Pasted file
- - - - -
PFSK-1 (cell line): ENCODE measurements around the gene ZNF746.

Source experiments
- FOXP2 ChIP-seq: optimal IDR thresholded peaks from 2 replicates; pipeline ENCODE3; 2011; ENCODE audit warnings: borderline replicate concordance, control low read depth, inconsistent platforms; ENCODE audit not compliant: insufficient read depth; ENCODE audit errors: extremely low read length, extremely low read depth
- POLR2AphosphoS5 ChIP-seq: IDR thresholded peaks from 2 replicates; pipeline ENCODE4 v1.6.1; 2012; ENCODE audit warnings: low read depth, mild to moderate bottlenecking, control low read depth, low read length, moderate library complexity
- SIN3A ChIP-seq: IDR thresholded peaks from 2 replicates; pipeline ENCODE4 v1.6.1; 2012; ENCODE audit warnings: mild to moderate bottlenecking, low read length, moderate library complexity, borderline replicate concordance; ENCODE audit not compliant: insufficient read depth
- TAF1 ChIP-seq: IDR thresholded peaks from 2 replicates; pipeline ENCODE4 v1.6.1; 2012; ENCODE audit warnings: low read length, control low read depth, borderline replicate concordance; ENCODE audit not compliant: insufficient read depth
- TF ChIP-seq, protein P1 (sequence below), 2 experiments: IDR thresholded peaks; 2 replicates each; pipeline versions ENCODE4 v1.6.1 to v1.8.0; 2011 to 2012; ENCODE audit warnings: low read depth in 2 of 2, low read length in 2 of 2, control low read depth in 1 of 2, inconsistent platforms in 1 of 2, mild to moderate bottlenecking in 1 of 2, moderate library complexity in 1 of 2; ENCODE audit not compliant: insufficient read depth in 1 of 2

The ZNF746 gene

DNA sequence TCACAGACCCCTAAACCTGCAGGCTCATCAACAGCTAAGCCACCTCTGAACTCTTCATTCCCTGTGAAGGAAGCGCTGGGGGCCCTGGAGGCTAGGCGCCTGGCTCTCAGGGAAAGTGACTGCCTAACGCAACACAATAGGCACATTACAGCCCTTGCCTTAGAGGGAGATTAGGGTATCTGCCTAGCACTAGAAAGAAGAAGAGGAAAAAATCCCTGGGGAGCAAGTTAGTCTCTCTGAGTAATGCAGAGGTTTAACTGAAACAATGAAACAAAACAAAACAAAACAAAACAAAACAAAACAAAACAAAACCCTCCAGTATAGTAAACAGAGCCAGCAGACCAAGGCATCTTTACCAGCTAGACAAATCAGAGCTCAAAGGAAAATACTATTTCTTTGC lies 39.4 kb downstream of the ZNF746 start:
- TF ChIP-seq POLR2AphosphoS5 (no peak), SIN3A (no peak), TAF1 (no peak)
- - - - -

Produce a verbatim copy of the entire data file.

PFSK-1 (cell line): ENCODE measurements around the gene ZNF746.

Source experiments
- FOXP2 ChIP-seq: optimal IDR thresholded peaks from 2 replicates; pipeline ENCODE3; 2011; ENCODE audit warnings: borderline replicate concordance, control low read depth, inconsistent platforms; ENCODE audit not compliant: insufficient read depth; ENCODE audit errors: extremely low read length, extremely low read depth
- POLR2AphosphoS5 ChIP-seq: IDR thresholded peaks from 2 replicates; pipeline ENCODE4 v1.6.1; 2012; ENCODE audit warnings: low read depth, mild to moderate bottlenecking, control low read depth, low read length, moderate library complexity
- SIN3A ChIP-seq: IDR thresholded peaks from 2 replicates; pipeline ENCODE4 v1.6.1; 2012; ENCODE audit warnings: mild to moderate bottlenecking, low read length, moderate library complexity, borderline replicate concordance; ENCODE audit not compliant: insufficient read depth
- TAF1 ChIP-seq: IDR thresholded peaks from 2 replicates; pipeline ENCODE4 v1.6.1; 2012; ENCODE audit warnings: low read length, control low read depth, borderline replicate concordance; ENCODE audit not compliant: insufficient read depth
- TF ChIP-seq, protein P1 (sequence below), 2 experiments: IDR thresholded peaks; 2 replicates each; pipeline versions ENCODE4 v1.6.1 to v1.8.0; 2011 to 2012; ENCODE audit warnings: low read depth in 2 of 2, low read length in 2 of 2, control low read depth in 1 of 2, inconsistent platforms in 1 of 2, mild to moderate bottlenecking in 1 of 2, moderate library complexity in 1 of 2; ENCODE audit not compliant: insufficient read depth in 1 of 2

The ZNF746 gene

DNA sequence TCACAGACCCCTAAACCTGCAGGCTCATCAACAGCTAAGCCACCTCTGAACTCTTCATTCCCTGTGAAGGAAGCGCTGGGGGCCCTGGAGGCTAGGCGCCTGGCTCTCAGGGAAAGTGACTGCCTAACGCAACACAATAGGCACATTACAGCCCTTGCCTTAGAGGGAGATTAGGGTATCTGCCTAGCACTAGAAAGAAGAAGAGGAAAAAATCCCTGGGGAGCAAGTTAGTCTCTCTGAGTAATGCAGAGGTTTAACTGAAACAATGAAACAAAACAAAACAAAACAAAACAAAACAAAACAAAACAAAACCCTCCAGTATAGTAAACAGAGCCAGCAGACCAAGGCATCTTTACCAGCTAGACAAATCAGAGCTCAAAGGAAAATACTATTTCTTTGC lies 39.4 kb downstream of the ZNF746 start:
- TF ChIP-seq POLR2AphosphoS5 (no peak), SIN3A (no peak), TAF1 (no peak)